JRPGs have changed quite a bit over the years as gaming technology made advancements. 25 years ago they did not full fully rendered 30 minute CGI movie cut scenes every time a major event happened, they had two minutes of text boxes to convey a conversation and advance the plot. They also did not have three hour long tutorials that treated you as if you have never experienced a video game before in your life, they pretty much gave a brief introduction sequence so you have some idea that there may in fact be a plot and send you off on your own to kill very weak creatures, often times in the form of imps or slime blobs. Legionwood 2: Rise Of The Eternal’s Realm plays very much like an RPG from this era. If you have played Final Fantasy IV on the SNES back when everyone was calling it Final Fantasy II this game will feel like familiar territory to you. Actually, if you still enjoy playing the 16 bit Final Fantasties or the NES games Dragon Warrior III and IV, it’s a safe bet you’ll enjoy this game and can skip the rest of this review.
Legionwood 2 begins with a character named Lionel discussing an upcoming mission where he will be accompanied by Felix. It’s a typical JRPG starting mission, no real challenge since it is really just there to introduce the characters and get you acclimated to game play. Party members change, the plot advances, motives for going forward and goals change in the process. This game does not scream innovative by any stretch, but that shouldn’t be held against it too much because for a throwback RPG it is actually quite good. I believe the publishers were fans of this genre back in the day and took great care and effort to make a high quality retro game. You have your world map that you use when travelling between towns and dungeons. Combat is done through random encounters, which is a staple of the aforementioned games. Sometimes the encounter rate seems annoyingly high when trying to explore a new quest area, but I tend to feel that way in just about every RPG I’ve ever played. The game uses a class system for your character’s attribute growth and what techs they have available to them. You are allowed to equip a main class and a subclass, for example, you could be a warrior with a magus subclass being able to fight like a warrior and also use spells. You do incur a stat penalty for using a subclass, but the benefits of the added versatility usually offset the penalty.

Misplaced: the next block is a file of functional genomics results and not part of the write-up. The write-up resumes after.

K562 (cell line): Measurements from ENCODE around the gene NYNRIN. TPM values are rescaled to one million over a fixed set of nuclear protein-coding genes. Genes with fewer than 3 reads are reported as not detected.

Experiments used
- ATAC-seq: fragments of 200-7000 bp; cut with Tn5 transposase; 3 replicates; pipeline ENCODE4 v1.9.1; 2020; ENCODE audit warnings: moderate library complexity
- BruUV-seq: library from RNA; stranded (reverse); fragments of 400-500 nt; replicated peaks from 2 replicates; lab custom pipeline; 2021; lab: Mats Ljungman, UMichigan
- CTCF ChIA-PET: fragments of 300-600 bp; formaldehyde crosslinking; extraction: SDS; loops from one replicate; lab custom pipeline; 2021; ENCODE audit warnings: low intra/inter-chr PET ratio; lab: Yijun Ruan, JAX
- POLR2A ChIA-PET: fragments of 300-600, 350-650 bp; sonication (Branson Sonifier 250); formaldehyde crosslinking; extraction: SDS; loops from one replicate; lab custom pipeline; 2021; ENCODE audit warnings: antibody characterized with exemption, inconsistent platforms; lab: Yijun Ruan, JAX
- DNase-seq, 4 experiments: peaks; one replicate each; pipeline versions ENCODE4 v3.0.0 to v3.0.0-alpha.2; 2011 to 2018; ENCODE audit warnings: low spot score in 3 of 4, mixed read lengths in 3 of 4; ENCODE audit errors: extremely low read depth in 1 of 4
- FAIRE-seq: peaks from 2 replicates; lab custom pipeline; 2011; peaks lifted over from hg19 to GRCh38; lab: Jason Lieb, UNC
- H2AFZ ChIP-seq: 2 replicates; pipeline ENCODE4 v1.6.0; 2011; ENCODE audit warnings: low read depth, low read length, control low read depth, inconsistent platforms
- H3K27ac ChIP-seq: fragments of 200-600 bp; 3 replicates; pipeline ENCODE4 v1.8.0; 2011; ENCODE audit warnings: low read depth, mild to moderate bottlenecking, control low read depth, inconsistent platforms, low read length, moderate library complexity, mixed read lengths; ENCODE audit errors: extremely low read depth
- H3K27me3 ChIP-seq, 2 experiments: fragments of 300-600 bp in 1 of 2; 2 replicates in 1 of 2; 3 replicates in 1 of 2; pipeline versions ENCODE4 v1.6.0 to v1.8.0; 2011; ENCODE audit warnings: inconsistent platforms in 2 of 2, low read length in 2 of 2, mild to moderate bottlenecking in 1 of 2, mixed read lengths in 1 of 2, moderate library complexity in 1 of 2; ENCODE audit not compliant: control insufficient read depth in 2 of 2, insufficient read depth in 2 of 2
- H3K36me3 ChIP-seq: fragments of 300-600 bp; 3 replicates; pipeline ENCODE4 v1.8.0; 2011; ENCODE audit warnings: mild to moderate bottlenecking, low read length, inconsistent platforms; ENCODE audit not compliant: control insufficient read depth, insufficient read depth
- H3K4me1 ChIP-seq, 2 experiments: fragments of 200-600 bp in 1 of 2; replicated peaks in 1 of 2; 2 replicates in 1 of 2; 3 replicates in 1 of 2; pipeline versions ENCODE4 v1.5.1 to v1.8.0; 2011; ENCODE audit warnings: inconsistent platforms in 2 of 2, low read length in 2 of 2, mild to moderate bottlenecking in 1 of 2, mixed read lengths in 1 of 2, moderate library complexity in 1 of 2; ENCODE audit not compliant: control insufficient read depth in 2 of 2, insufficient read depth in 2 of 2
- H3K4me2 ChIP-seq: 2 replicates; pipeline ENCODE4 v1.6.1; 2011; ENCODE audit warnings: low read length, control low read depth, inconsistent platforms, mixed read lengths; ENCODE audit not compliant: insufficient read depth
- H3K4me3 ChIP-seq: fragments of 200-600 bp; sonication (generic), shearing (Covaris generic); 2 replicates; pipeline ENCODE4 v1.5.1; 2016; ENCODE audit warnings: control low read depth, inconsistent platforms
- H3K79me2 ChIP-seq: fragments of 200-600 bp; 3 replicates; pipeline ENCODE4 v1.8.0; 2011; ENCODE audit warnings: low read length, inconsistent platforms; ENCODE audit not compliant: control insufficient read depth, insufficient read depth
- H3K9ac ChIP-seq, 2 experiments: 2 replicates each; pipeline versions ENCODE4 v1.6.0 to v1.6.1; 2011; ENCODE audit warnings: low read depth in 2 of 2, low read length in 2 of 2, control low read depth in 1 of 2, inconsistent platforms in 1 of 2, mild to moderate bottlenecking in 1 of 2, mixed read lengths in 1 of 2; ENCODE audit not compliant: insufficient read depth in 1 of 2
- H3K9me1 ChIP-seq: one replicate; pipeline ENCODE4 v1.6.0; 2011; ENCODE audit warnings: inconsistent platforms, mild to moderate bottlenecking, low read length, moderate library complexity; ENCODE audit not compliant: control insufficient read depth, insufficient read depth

There is a morality system in the game as well. It is not as complex as you would find in a Bioware game, but it does make the game more interesting and makes you consider what choices you make. Certain quest options and conversation events can occur differently depending on what your morality score is. In these games I would generally go in every home in every town and ransack any treasure boxes and search dressers for hidden goodies. Doing that in Legionwood 2 would give you negative morality points, so I actually thought about what to do before ransacking all the villagers’ homes that were counting on me as their hero. I still did it, my RPG OCD mandates that I pillage everyone without prejudice, but I did think about the consequences a little bit before I robbed all the peasants blind. The music is well composed, typical of what you would expect to hear in this type of game but one particular odd aspect was the battle music reminded me of the Finnish band Dark The Suns. The one major flaw that drove me nuts about this game was the control scheme. You can do anything with either the arrow keys plus enter and shift, or the mouse and the right and left button, but there is no controller support. The control options are serviceable and work fine for what you need to do in the game, but this game seems like it would feel a lot more natural to use a controller. Overall, this game is a well done homage to early 1990’s JRPGs. The morality system and the subclass system add a layer of complexity, but everything about this game’s general presentation screams SNES era, which is fine with me because there were some great RPGs on that system. If you still enjoy those games, this is definitely worth checking out. This game does not revolutionize the genre, but it is a solid addition to it. Follow me on Twitter